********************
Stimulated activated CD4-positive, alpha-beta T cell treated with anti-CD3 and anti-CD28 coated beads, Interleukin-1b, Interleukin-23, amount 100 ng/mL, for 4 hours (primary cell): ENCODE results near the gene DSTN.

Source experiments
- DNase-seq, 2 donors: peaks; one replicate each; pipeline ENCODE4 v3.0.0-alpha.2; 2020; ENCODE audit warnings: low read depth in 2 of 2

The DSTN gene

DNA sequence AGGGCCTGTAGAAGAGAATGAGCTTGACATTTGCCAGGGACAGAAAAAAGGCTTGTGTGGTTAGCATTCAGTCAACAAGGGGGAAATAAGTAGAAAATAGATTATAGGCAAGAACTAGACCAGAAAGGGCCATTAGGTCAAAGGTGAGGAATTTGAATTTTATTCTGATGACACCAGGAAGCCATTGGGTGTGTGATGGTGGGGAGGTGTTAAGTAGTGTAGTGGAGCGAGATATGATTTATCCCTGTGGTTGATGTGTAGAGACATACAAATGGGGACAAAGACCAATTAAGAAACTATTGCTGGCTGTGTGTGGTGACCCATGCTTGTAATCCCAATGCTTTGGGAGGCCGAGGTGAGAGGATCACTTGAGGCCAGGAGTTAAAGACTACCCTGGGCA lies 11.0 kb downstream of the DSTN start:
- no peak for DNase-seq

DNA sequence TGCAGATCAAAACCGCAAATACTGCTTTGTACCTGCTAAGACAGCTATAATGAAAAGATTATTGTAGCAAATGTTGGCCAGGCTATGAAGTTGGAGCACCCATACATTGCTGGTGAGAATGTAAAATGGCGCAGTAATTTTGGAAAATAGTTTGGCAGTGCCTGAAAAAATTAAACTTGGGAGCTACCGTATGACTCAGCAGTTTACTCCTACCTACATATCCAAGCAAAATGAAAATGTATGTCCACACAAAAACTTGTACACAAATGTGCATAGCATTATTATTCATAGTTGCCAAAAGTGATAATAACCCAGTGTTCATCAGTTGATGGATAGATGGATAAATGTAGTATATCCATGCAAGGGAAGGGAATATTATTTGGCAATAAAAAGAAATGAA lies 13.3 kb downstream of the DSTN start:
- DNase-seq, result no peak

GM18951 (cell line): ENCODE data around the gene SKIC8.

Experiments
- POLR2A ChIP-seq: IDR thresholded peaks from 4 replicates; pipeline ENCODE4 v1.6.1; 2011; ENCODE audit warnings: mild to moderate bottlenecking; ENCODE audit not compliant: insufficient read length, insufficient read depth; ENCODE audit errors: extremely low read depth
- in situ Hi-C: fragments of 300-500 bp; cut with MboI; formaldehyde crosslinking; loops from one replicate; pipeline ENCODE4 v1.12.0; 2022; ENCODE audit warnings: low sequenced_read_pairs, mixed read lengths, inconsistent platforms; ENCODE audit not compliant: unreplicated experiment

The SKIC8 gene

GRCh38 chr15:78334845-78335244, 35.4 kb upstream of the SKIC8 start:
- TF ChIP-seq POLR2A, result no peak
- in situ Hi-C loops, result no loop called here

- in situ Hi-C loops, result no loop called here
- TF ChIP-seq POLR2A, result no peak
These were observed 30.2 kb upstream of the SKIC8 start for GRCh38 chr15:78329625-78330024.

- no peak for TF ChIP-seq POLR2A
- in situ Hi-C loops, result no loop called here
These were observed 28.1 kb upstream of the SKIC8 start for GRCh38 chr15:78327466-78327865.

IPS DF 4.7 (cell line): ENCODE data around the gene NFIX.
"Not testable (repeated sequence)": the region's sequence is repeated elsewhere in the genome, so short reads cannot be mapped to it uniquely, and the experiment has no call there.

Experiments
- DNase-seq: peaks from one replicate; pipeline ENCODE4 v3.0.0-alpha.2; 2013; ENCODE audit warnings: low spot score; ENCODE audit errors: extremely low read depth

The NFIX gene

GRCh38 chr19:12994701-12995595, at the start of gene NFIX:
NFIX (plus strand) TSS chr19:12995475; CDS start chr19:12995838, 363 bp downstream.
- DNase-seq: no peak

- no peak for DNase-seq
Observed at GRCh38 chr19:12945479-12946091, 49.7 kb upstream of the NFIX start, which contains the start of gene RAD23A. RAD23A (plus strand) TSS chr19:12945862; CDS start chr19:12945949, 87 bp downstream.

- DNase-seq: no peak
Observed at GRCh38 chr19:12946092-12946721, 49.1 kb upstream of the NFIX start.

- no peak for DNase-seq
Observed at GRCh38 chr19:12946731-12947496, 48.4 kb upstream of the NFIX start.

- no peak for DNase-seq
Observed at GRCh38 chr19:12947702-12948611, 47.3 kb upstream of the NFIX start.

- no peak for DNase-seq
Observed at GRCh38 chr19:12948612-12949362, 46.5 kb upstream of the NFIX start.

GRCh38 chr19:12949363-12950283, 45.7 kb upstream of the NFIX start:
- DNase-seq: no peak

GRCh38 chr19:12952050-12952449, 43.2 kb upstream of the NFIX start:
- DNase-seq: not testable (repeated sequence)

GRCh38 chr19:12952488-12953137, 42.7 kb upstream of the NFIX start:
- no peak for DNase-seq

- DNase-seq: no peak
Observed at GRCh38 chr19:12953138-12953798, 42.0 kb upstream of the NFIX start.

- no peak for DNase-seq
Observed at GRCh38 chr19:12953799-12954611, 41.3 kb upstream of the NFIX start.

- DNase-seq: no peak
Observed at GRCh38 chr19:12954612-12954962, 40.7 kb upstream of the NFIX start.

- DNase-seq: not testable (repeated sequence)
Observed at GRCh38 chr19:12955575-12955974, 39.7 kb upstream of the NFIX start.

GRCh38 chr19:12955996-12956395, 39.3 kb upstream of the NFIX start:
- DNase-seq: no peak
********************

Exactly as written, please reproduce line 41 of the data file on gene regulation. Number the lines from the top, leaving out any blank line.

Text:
GRCh38 chr19:12949363-12950283, 45.7 kb upstream of the NFIX start: